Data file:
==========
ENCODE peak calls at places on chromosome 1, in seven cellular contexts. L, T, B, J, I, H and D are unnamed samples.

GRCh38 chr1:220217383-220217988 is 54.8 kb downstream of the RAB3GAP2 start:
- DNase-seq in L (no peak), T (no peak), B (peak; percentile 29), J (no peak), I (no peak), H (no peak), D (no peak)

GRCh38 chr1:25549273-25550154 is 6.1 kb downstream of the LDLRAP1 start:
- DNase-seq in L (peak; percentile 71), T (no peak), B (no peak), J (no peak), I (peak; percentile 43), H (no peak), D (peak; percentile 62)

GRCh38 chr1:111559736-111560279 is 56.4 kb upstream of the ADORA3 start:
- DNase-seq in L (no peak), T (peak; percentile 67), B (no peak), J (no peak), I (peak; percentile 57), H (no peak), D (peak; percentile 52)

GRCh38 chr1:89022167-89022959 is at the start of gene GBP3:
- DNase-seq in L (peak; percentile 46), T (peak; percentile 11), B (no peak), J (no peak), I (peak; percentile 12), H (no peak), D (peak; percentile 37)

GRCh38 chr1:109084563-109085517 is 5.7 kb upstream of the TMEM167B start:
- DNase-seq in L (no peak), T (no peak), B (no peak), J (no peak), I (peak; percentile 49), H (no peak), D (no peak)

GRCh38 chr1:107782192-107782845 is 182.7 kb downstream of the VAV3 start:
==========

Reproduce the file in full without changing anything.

ENCODE peak calls at places on chromosome 1, in seven cellular contexts. L, T, B, J, I, H and D are unnamed samples.

GRCh38 chr1:220217383-220217988 is 54.8 kb downstream of the RAB3GAP2 start:
- DNase-seq in L (no peak), T (no peak), B (peak; percentile 29), J (no peak), I (no peak), H (no peak), D (no peak)

GRCh38 chr1:25549273-25550154 is 6.1 kb downstream of the LDLRAP1 start:
- DNase-seq in L (peak; percentile 71), T (no peak), B (no peak), J (no peak), I (peak; percentile 43), H (no peak), D (peak; percentile 62)

GRCh38 chr1:111559736-111560279 is 56.4 kb upstream of the ADORA3 start:
- DNase-seq in L (no peak), T (peak; percentile 67), B (no peak), J (no peak), I (peak; percentile 57), H (no peak), D (peak; percentile 52)

GRCh38 chr1:89022167-89022959 is at the start of gene GBP3:
- DNase-seq in L (peak; percentile 46), T (peak; percentile 11), B (no peak), J (no peak), I (peak; percentile 12), H (no peak), D (peak; percentile 37)

GRCh38 chr1:109084563-109085517 is 5.7 kb upstream of the TMEM167B start:
- DNase-seq in L (no peak), T (no peak), B (no peak), J (no peak), I (peak; percentile 49), H (no peak), D (no peak)

GRCh38 chr1:107782192-107782845 is 182.7 kb downstream of the VAV3 start: